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Children Continue to Get A Raw Deal
By Judith Achieng', IPS, 20 January 1998
NAIROBI, Jan 20 (IPS) -- Kenya's government continues to drag its feet on pending legislation on children's rights despite reports that child abuse is on the increase.
Incidences like last week's report on the marriage of a 13-year-old girl, and that of a mother inflicting severe burns on her three-year-old son, are among numerous cases which have child rights activists clamouring for the government to pull the Children's Draft Bill off the shelve where it has been since 1994, and re-draft it.
The Bill was shelved following protests from some quarters in civil society which said that the proposed legislation was flawed and not an adequate representation of children's rights.
Government began work on the Bill in 1991 and said it was a comprehensive document which represented the rights of children in line with international conventions and the African Charter on the Rights and Welfare of the Child. Kenyan has not ratified the African Charter.
"In my opinion, the draft was a comprehensive and a thorough proposal of a modern children's law which was accepted by the government," said Attorney General Amos Wako.
But according to Blamwel Njururi, a media consultant with the Centre for Governance and Development, the proposed legislation treated the child "as the object of the law without claim to basic human rights".
"It portrays a child as an offender in need of discipline, but is silent on child exploitation such as child labour, sexual abuse and genital mutilation," he said.
A coalition of relevant government ministries and non-governmental organisations was formed to monitor the progress of an improved children's rights Bill.
Now that the December elections have passed, activists say one of the new government's first priorities should be to focus on the Bill and put it on a fast track to parliament, as was promised early last year.
According to the International Labour Organisation, four million or 41.3 percent of school-age children in Kenya are working.
"The African society views the child as the property of parents and by extension, the community's, and this has made children vulnerable to parental mistreatment and abuse in general," says Philista Onyango, who heads the African Network for the Prevention and Protection Against Child Abuse and Neglect (ANPPCAN) based in Kenya.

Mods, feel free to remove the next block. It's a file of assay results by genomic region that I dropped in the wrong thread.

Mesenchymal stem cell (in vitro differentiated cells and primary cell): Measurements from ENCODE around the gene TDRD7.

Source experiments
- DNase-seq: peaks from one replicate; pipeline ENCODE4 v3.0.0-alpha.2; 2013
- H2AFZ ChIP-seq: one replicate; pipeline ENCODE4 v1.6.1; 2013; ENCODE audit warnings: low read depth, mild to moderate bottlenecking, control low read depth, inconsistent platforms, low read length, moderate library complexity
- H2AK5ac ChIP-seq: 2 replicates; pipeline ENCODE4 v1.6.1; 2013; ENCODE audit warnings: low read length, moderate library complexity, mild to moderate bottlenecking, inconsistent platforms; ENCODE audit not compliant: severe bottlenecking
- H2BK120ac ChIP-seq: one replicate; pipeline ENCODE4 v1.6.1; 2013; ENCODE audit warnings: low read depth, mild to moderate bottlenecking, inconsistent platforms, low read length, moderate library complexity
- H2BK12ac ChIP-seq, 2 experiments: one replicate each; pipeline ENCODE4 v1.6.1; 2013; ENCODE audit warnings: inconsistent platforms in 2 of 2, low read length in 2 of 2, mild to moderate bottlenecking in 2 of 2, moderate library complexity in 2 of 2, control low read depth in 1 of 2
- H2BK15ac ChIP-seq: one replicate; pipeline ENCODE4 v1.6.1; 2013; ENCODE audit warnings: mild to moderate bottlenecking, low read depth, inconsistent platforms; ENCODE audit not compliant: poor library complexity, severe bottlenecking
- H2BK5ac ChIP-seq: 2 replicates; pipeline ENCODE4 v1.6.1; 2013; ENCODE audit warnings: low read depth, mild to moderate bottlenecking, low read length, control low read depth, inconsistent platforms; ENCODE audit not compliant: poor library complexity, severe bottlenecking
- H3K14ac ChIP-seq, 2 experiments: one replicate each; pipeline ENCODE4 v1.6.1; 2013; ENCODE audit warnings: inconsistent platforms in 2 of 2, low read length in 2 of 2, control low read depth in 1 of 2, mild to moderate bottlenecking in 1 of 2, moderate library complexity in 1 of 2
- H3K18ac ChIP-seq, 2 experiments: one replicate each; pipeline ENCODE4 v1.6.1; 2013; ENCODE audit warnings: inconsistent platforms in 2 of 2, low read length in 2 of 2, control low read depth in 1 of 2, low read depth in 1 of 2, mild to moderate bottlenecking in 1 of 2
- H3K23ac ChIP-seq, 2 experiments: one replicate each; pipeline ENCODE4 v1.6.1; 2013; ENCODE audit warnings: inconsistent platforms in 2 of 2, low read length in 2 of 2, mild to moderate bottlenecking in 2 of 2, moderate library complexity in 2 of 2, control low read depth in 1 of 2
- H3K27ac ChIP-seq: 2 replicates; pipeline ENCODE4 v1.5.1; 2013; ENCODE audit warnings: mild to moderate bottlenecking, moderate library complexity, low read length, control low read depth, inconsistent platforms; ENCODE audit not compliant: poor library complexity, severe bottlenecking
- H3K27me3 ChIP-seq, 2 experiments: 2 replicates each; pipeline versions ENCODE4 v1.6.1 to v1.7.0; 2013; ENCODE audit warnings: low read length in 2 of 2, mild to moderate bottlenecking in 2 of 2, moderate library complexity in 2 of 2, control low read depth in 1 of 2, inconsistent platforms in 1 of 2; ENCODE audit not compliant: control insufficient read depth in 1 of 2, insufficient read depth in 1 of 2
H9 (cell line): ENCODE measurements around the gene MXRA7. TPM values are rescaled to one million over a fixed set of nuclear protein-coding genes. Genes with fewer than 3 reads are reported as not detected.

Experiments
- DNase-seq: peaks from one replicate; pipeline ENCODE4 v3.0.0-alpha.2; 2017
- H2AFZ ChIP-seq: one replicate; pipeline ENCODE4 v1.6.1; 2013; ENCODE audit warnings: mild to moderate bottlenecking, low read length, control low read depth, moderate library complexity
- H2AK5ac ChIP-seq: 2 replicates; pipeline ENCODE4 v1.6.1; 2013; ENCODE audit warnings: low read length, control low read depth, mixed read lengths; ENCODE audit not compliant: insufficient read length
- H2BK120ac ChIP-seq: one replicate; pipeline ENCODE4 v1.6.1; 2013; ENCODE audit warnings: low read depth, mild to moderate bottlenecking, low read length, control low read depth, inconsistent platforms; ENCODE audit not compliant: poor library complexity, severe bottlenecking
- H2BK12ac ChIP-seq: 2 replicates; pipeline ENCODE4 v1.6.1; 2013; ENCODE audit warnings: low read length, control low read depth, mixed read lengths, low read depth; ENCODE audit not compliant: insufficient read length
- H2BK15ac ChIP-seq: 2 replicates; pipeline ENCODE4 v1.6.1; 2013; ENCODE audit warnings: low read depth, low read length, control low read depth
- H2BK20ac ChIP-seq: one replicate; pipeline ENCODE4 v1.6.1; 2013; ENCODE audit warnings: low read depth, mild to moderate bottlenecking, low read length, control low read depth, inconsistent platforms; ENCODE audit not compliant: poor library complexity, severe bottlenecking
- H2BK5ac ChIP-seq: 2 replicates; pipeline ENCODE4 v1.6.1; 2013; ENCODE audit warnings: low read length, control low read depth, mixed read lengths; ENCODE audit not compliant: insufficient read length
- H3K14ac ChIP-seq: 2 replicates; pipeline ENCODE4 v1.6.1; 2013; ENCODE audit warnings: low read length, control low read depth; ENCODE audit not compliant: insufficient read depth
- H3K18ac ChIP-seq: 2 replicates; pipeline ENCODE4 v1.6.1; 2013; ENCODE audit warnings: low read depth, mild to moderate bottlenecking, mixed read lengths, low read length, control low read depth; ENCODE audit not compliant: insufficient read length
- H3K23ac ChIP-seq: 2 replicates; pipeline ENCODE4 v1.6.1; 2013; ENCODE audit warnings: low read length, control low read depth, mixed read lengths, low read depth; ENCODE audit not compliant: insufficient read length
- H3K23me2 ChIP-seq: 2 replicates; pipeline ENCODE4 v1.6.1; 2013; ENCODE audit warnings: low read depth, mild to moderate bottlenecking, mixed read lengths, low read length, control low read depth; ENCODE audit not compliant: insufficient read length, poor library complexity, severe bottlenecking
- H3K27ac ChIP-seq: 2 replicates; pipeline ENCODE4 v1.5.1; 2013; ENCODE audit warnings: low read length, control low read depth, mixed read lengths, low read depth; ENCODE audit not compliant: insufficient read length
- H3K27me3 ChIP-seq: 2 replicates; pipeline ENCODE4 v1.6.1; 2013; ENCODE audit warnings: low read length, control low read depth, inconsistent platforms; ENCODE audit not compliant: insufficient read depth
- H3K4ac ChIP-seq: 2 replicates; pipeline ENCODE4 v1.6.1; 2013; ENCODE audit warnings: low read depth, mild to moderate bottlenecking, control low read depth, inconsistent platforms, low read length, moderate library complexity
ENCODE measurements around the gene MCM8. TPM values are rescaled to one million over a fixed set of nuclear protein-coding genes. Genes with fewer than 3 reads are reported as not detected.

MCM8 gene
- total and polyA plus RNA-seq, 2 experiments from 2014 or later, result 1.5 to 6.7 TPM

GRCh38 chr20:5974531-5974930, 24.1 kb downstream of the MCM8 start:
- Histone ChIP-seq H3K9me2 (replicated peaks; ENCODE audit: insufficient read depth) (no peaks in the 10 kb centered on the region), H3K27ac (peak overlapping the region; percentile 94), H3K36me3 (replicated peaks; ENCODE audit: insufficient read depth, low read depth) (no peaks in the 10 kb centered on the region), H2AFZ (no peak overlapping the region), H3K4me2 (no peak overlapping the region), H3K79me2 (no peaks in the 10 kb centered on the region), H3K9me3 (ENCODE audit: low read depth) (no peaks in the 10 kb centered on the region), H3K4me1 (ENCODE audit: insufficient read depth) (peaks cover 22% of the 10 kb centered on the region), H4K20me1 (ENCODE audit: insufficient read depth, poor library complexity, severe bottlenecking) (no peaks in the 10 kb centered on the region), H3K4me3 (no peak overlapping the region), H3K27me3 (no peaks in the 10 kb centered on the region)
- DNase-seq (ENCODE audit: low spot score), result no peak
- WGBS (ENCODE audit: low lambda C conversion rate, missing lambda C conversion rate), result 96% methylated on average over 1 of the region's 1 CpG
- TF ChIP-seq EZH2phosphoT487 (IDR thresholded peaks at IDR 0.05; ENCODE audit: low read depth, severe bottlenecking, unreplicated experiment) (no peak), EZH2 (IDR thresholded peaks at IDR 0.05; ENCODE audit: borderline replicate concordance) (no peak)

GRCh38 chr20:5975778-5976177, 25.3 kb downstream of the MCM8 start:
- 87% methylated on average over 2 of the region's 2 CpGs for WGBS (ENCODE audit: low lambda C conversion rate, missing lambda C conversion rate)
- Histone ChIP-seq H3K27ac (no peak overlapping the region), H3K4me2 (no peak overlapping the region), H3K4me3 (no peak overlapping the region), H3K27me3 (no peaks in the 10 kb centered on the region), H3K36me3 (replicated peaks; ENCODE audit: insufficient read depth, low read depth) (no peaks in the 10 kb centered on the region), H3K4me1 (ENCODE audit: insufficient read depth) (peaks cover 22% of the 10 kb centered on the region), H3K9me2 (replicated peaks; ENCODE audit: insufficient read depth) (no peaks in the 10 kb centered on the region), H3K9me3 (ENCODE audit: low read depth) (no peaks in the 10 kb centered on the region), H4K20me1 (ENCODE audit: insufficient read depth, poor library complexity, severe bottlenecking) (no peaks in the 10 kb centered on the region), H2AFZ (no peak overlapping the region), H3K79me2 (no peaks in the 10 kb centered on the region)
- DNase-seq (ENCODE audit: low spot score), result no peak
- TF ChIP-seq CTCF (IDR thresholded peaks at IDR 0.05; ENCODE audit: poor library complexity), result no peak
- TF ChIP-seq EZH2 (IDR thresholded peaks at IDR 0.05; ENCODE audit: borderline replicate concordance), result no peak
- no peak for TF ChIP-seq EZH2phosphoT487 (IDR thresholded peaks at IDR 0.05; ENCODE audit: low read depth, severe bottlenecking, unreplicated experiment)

"The fate of the African child and the need to protect children against all forms of abuse and neglect has therefore increasingly become dire," Onyango adds.
ANPPCAN, formed in 1986 in Nigeria, is the network through which child rights organisations advocate for the recognition and respect of the protective rights of children in Africa.
The child rights advocacy organisation is particularly concerned about the leniency courts often show towards sexual offenders of children. In a court case heard in the Central Province recently, the magistrate freed a man who had raped a six- year old girl for lack of "positive evidence".
"The existence of a venereal disease in the female is not positive evidence of sexual connection," Magistrate Kiarie Waweru said in his ruling.
Kenyan courts have not given stiff punishments to sexual offenders of children arguing that children have the ability to heal quickly.
But, "child victims end up impaired physically and psychologically throughout their lives, something which is not (often) the case with adult victims," says Onyango.
The Kenyan courts, however, claim they can do little to administer justice, unless a legislation giving more protection to children is passed.
"The law remains inadequate as far as children's rights are concerned, until the government enacts a law prescribing stiffer penalties to offenders," says Nakuru Chief Magistrate William Tuiyot.
[c] 1997, InterPress Third World News Agency (IPS)
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